There are 12,000 described millipede species, but taxonomists estimate the number to be ten-fold greater. In the Appalachian Mountains, where I discovered ten new species of Brachoria, the “Appalachian mimic millipedes”, the pace of millipede species discovery is among the most rapid of any organismal group. The paucity of taxonomic knowledge gives a false impression about millipedes’ ecological importance. In forest ecosystems, they fulfill an essential ecological service. By feeding on decaying wood, leaves, and other detritus, millipedes help break down dead vegetation thereby releasing essential nutrients which would otherwise be tied up in organic material.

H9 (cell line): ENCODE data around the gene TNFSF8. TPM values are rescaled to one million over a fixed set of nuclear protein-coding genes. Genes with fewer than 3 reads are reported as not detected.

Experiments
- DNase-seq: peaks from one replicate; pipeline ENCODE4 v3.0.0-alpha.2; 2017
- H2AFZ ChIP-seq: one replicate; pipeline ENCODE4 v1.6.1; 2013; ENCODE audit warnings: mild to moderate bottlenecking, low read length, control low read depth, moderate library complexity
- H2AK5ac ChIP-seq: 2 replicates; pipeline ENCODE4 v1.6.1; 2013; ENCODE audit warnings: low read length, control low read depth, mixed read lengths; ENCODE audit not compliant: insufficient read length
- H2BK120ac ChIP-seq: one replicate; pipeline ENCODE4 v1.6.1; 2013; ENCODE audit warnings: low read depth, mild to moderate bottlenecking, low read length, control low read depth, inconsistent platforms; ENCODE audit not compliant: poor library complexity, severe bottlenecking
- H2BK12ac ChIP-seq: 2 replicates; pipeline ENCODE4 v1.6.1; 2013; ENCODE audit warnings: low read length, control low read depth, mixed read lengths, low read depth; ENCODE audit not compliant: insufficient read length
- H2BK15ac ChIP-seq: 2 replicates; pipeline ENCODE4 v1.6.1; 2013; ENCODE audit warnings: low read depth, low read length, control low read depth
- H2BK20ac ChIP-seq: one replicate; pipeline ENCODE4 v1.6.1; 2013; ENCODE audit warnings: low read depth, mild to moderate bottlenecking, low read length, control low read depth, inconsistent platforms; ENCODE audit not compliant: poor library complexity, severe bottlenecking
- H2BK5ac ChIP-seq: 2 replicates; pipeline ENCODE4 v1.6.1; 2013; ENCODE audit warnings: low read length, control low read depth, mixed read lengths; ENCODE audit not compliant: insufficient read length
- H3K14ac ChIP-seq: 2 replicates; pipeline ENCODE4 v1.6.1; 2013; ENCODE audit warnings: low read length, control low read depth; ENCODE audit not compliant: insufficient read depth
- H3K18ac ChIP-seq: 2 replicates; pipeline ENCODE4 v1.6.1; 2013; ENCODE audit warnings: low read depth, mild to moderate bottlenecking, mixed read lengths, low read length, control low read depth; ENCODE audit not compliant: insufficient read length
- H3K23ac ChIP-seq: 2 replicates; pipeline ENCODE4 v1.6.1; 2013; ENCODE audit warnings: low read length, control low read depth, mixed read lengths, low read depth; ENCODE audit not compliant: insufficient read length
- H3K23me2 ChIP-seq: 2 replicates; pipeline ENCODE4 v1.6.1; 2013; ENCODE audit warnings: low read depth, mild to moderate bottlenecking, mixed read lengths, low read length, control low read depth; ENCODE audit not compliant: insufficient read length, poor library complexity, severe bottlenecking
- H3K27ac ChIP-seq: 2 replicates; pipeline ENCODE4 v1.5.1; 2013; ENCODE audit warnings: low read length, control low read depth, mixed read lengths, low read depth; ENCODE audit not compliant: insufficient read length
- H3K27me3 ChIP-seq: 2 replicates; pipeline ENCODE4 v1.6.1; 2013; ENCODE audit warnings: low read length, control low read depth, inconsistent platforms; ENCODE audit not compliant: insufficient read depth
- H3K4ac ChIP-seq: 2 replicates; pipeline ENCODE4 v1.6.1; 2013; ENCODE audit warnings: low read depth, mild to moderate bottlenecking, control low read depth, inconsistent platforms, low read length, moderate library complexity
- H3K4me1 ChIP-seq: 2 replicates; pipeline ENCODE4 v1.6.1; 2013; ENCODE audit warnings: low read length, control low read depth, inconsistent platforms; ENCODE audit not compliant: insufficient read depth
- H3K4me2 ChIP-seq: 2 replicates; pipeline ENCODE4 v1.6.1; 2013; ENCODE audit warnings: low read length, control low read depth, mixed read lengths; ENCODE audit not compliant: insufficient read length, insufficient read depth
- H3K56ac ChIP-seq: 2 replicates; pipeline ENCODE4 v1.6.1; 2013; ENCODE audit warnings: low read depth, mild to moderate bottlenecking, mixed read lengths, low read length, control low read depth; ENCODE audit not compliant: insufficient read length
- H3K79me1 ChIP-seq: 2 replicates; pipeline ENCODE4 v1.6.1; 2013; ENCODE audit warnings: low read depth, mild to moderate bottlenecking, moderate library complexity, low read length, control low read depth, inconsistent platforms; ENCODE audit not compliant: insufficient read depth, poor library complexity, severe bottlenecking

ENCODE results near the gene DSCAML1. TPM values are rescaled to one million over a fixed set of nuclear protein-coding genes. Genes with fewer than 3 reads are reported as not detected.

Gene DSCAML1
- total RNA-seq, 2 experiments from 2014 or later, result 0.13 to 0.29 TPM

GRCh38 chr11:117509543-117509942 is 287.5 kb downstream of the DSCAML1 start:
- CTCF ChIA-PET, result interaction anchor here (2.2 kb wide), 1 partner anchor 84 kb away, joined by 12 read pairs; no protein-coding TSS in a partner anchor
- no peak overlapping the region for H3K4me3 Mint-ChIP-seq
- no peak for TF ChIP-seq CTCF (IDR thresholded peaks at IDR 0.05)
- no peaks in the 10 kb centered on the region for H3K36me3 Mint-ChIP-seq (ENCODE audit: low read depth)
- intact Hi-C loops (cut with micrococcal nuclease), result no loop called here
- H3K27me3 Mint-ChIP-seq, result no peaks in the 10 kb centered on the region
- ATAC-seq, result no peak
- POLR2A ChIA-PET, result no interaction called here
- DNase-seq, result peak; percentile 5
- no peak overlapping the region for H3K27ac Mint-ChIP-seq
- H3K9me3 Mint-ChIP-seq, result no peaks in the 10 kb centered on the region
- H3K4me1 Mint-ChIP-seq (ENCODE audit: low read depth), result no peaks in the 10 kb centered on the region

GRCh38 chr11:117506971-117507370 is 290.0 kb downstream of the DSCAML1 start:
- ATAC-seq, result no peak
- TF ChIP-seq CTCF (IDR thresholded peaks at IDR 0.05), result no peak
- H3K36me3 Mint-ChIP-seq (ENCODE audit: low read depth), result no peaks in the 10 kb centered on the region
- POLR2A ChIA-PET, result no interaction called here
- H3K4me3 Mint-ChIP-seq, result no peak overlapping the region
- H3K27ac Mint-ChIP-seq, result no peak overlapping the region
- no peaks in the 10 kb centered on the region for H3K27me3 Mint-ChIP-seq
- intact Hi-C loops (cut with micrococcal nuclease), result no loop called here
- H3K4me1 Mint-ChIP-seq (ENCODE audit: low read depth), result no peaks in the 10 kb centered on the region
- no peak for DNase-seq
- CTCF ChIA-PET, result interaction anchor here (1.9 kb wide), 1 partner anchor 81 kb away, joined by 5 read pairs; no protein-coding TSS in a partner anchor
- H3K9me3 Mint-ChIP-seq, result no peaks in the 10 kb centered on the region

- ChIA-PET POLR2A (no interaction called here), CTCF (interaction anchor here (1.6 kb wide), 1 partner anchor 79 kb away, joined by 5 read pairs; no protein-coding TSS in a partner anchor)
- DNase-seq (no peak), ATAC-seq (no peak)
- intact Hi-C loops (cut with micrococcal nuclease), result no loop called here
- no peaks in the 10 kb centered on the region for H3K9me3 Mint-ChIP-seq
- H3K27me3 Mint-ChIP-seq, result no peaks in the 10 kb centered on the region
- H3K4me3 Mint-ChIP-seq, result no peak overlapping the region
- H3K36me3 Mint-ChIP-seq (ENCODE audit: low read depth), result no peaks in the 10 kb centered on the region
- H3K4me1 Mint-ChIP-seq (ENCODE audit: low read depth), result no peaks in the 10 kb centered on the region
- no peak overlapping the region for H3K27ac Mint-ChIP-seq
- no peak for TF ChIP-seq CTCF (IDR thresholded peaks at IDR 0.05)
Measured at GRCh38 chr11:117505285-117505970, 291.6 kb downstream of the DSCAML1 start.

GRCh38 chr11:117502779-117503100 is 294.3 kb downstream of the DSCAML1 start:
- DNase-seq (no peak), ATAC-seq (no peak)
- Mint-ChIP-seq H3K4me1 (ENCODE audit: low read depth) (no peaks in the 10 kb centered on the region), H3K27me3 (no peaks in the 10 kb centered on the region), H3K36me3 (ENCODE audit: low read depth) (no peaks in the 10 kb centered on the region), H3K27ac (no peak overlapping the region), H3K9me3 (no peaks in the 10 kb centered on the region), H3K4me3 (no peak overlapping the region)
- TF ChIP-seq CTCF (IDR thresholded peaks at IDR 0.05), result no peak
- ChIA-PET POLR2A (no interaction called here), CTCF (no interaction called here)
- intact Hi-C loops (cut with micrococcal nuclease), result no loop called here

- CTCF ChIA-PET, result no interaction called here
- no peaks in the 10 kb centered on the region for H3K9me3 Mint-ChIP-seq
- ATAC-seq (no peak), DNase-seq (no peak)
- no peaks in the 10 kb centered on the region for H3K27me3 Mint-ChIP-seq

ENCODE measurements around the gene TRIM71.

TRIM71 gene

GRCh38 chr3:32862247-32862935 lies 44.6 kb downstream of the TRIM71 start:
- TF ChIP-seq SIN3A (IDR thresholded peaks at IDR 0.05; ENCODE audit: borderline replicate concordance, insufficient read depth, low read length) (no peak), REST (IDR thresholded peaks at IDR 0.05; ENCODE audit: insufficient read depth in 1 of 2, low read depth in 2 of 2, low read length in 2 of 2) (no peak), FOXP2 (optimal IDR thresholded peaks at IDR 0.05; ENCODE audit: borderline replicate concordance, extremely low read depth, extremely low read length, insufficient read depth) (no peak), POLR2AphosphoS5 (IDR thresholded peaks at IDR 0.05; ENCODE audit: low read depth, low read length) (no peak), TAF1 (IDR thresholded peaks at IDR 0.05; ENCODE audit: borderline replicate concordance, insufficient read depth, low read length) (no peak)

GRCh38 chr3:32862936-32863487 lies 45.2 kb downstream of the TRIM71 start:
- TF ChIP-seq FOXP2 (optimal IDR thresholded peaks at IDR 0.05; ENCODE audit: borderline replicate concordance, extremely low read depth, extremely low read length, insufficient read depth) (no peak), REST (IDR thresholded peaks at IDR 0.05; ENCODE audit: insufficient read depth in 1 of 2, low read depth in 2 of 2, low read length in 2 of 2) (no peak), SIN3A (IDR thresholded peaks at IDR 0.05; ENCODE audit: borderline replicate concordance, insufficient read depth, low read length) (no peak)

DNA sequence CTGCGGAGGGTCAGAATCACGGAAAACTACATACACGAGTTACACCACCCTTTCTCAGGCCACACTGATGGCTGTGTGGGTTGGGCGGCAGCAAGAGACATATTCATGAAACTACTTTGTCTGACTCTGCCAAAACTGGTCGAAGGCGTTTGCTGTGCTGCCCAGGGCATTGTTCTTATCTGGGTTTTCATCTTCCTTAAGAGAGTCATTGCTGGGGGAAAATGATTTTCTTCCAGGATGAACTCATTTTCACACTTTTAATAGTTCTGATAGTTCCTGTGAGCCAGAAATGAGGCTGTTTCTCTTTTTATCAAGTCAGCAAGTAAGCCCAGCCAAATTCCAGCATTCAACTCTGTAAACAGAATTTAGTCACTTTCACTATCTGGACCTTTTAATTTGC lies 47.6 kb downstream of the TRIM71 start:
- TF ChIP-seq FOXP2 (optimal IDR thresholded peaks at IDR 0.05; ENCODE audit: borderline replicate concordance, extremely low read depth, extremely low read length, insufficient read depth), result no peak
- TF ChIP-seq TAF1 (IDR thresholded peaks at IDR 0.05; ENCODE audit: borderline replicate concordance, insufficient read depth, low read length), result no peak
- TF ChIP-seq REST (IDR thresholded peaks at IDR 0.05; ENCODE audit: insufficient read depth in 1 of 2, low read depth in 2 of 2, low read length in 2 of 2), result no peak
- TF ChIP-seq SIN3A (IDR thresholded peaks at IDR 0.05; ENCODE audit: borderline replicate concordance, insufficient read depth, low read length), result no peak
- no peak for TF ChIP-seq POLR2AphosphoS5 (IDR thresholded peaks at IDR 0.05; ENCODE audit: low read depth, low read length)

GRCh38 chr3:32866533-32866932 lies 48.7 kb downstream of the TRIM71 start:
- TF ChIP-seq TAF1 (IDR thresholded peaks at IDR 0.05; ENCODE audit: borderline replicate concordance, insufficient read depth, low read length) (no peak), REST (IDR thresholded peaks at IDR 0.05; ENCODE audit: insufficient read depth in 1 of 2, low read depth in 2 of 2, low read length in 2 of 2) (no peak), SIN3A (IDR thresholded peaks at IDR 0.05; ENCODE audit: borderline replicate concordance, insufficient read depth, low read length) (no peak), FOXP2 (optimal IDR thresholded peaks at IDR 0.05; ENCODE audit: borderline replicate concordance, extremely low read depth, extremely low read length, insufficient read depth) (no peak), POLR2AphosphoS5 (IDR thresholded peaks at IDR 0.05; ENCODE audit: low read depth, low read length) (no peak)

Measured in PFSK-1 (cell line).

The United States contains a fantastic diversity of millipedes, with a biodiversity hotspot in the Appalachian Mountains. Millipede diversity and abundance is particularly high in the limestone rich mountains and hills, perhaps because these millipedes bioaccumulate calcium carbonate as a component of their exoskeleton. Unfortunately, the limestone hills are also the target for the destructive mining practice of mountain top removal, which threatens the habitat of many narrowly endemic species. An important part of my research is describing biodiversity. The mainstay of this project is the revisionary monograph. My recently completed paper, a revisionary monograph of the mimic millipede genus Brachoria in the Appalachian Mountains, contains descriptive taxonomy and molecular systematics of 34 species, 10 of which are new.